Muskegon City Commission Approves Reorganization of Wards and Precincts; Changes To Take Effect After February Primaries

Andrew Trzaska | January 24, 2012

Because of a need to inform citizens of changes, the City of Muskegon will wait to officially change its ward voting precincts until after the state’s primaries on February 28.

In a unanimous vote, Muskegon’s City Commission approved a request recommended by the city’s Election Commission to redraw the boundaries of its precincts, set to take effect with the countywide primaries in August.

Based on statistics from the 2010 Census, the city’s population has shifted around within its borders, some wards have gained many residents and some have lost many residents.

An example found in documents obtained from the city: the current precinct 9 has 481 more registered voters than the median precinct; precinct 14 has 723 less voters than the median district, meaning there is a total imbalance of 1204 people between the two.  The City of Muskegon used the Muskegon County’s Equalization Department’s special mapping technology to even out these numbers and attempt to make them closer match the county’s new, reduced number of commission districts.

City Clerk Ann Marie Cummings noted at Tuesday’s meeting that the new plan reduces “split” precincts, where a border between two of the city’s four wards runs right down the middle of a precinct.  Reorganizing precincts will also give each city commissioner a nearly equal-sized ward to represent.

Tuesday’s vote is only the first step in the process, which began back in May of 2011; the city must then submit their precinct plan to the state for review before they are locked in.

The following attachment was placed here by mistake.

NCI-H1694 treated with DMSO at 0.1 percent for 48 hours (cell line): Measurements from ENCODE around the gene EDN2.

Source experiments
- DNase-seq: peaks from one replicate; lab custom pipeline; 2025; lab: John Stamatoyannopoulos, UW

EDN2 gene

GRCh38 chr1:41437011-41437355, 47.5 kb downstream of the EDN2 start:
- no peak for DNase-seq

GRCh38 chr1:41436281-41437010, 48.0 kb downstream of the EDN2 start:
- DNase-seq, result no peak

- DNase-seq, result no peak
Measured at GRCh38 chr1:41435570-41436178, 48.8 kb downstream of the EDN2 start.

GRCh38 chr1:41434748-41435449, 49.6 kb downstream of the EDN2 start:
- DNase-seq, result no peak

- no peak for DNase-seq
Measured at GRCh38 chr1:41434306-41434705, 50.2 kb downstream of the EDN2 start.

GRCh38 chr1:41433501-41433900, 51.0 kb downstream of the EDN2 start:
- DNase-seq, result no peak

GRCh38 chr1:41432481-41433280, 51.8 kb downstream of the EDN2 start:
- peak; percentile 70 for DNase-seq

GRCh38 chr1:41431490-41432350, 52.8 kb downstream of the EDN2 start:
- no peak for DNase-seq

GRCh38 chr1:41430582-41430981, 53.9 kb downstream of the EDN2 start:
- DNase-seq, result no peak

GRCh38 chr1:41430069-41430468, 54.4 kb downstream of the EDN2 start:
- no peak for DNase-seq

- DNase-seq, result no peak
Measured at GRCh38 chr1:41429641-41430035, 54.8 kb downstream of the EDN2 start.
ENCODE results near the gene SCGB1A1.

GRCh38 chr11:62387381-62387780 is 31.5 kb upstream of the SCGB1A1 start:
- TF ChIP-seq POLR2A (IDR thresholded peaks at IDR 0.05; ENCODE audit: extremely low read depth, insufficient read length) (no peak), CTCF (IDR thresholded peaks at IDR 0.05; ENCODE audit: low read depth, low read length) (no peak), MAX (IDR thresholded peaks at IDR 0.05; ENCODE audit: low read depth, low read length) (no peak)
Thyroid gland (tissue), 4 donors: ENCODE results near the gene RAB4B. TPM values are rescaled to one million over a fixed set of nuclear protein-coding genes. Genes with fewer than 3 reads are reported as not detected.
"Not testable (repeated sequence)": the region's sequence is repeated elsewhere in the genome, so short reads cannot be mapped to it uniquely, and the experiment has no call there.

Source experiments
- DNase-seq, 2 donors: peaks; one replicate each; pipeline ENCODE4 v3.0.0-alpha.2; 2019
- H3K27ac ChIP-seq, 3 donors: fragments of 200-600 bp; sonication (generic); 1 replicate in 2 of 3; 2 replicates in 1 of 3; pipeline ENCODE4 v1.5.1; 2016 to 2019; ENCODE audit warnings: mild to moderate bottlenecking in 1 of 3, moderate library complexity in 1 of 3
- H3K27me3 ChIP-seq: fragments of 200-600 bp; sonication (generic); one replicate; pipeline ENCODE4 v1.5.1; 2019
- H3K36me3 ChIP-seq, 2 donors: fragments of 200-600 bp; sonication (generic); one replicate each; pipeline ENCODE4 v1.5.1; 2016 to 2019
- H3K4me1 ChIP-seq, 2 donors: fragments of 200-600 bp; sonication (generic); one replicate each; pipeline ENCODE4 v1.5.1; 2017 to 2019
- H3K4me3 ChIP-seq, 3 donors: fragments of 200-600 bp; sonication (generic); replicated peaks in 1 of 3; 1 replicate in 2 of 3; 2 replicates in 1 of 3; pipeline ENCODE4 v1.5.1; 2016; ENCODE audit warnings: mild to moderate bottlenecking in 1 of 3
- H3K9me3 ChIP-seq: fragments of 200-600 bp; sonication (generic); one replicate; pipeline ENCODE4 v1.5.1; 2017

Cummings noted that the city is required to inform its approximately 26,000 registered voters of the changes. The City Clerk’s office must also issue new voter registration cards.

The city clerk indicated that an effort to rush this process before next month’s vote would create confusion.

The first voting date where the new precinct map will be in effect will be the county’s August primaries.

Some notable items in the new precinct plan:

  • Instead of 13 precincts, there will now be 14.
  • Most of the city’s precinct numbers will change. Generally the same set of buildings, primarily schools and public buildings like fire stations, will continue to be used, but as precinct lines change, this may change where you vote.
  • If you live within the rectangle of blocks bordered by Glade to the west, Keating to the south, Creston to the east and Southern to the north, chances are your precinct will change.
  • Portions of Jackson Hill and Angell neighbordhoods would move from Ward 2 (Willie German’s ward) to Ward 1 (Eric Hood’s ward).
  • Generally, if you voted at McLaughlin School in recent elections, you will vote at City Hall in elections going forward.
  • Precincts formerly known as 11, 12 and 13, which generally mirror the McGraft, Lakeside and Bluffton neighborhoods, will keep mostly the same boundaries but will be renumbered 12, 13, and 14, respectively.
  • While Getty Street used to be the border for a half-dozen precincts, the new lines snake back and forth across the road.

A finalized district map was not available at Tuesday’s meeting, but will be posted on the city’s website and be available at City Hall in the coming weeks.

Andrew Trzaska

103.7 “The Beat” – local government beat reporter and political analyst